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Higher incidence of sperm granuloma in the epididymis of C57BL/6N mice


C57BL/6N mice are inbred strains widely used in biomedical research. Hence, a large amount of basic data has been accumulated. However, in the field of histopathology, spontaneous data for relatively younger mice that are used more frequently are not yet abundant, in contrast to data for older mice and their neoplastic lesions. To acquire the essential background data required by various research and toxicological assessments, 120 mice of the C57BL/6N strain (10 and 13 weeks of age) were collected from two institutions (From Korea and Japan) and subjected to histopathological analyses of the major organs (liver, spleen, kidney, thymus, heart, testis, epididymis). The results showed significantly higher incidence of sperm granulomas in the epididymides (10–56%) of these mice, compared with that in other strains or species of lab animals. Upon closer inspection, oligospermia/clear cell hyperplasia, cellular debris, and tubular vacuolation were also observed in the epididymides with sperm granulomas. Moreover, diseased organs were significantly heavier than healthy ones. Immunohistochemical staining showed a significant increase in the chromatic figures of cysteine-dependent aspartate-directed proteases-3 (caspase-3) and cleaved-poly(ADP-ribose) polymerase (c-PARP), and damages to the tubule due to spontaneous apoptosis, which may have led to the sperms leaking out of the tubule, causing the granuloma. To conclude, spontaneous sperm granuloma can occur in 10- and 13-week-old C57BL/6N mice and may thus affect the results of various studies using these mice. Therefore, sperm granuloma in epididymis needs to be carefully considered as an important factor when design the study using C57BL/6N.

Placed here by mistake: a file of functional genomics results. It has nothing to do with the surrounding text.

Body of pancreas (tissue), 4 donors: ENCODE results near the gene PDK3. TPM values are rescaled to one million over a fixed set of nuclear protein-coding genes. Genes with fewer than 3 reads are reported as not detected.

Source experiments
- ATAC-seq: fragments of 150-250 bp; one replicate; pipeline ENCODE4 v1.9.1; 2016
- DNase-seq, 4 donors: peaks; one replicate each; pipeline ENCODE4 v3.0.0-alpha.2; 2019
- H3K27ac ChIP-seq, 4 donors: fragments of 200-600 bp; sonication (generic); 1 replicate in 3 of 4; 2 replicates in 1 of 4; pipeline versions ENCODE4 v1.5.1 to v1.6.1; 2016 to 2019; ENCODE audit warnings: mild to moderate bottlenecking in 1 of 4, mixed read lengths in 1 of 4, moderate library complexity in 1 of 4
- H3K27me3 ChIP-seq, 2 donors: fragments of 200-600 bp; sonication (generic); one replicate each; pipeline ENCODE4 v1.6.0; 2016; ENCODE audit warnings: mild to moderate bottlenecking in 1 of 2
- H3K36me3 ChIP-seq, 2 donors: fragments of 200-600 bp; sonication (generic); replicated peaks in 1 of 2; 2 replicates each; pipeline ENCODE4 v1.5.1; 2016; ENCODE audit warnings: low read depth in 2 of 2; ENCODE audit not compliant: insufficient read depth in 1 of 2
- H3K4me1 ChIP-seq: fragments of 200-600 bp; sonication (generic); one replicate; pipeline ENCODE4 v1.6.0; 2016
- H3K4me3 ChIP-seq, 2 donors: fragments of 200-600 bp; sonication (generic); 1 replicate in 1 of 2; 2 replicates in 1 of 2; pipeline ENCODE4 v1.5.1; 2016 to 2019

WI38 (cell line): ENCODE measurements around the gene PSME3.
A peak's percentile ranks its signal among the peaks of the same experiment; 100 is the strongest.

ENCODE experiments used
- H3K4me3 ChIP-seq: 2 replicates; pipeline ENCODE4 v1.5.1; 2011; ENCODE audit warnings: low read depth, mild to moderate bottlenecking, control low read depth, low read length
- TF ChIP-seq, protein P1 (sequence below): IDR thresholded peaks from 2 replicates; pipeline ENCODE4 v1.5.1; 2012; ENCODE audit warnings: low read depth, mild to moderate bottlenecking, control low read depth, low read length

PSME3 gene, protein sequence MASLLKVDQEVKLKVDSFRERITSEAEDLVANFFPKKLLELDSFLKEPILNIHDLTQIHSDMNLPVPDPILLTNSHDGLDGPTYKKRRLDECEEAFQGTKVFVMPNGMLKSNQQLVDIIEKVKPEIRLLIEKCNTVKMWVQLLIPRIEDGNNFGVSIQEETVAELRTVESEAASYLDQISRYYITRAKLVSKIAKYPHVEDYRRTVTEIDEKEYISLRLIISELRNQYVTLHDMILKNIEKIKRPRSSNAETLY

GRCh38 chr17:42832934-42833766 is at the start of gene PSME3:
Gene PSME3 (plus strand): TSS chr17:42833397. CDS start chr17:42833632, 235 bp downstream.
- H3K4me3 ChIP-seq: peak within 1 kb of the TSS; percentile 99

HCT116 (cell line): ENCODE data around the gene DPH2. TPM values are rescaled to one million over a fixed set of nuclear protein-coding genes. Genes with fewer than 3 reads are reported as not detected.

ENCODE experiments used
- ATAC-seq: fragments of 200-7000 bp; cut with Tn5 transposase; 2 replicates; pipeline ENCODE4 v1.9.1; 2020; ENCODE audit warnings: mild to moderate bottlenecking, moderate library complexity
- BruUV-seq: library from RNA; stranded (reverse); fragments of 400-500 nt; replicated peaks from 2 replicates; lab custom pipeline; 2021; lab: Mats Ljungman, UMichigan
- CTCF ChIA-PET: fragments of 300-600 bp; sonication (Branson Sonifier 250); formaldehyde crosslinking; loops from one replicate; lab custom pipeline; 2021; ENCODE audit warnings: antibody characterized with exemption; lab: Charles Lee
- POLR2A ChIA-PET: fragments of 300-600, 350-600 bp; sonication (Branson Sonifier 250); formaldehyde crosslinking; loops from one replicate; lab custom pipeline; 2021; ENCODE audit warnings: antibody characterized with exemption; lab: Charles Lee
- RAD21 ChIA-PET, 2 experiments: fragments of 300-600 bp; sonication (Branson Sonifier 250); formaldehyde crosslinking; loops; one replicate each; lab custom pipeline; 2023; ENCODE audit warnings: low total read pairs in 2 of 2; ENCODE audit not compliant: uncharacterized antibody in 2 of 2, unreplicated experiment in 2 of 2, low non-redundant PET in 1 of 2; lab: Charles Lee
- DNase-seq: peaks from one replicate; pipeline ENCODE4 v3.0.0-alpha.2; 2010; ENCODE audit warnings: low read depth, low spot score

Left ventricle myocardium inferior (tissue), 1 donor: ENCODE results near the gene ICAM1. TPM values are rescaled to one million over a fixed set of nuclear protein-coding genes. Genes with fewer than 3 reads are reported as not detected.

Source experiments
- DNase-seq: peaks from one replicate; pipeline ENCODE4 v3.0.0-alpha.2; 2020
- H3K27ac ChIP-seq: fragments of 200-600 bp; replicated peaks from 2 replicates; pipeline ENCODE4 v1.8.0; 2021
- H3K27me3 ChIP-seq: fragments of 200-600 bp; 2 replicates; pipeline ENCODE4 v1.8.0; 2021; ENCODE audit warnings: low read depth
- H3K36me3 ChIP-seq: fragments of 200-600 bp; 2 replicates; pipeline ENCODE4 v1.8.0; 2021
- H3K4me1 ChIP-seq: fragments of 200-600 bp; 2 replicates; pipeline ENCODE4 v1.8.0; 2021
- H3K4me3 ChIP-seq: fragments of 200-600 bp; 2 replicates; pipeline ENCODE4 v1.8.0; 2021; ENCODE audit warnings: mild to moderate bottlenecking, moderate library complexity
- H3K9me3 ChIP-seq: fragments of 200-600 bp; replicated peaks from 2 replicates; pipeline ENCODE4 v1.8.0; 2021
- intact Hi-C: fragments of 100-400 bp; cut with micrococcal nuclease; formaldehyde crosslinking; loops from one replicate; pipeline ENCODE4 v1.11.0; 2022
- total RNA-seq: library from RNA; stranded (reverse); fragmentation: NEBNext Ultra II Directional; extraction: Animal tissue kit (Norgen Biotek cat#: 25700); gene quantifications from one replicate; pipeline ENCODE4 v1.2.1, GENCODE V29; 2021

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Correspondence to Yong-Bum Kim or Hwa-Young Son.

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Park, D., Lee, B., Kim, W. et al. Higher incidence of sperm granuloma in the epididymis of C57BL/6N mice. Lab Anim Res 34, 20–29 (2018).

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  • C57BL/6N
  • epididymis
  • sperm granuloma
  • histopathology
  • historical background
  • spontaneous lesion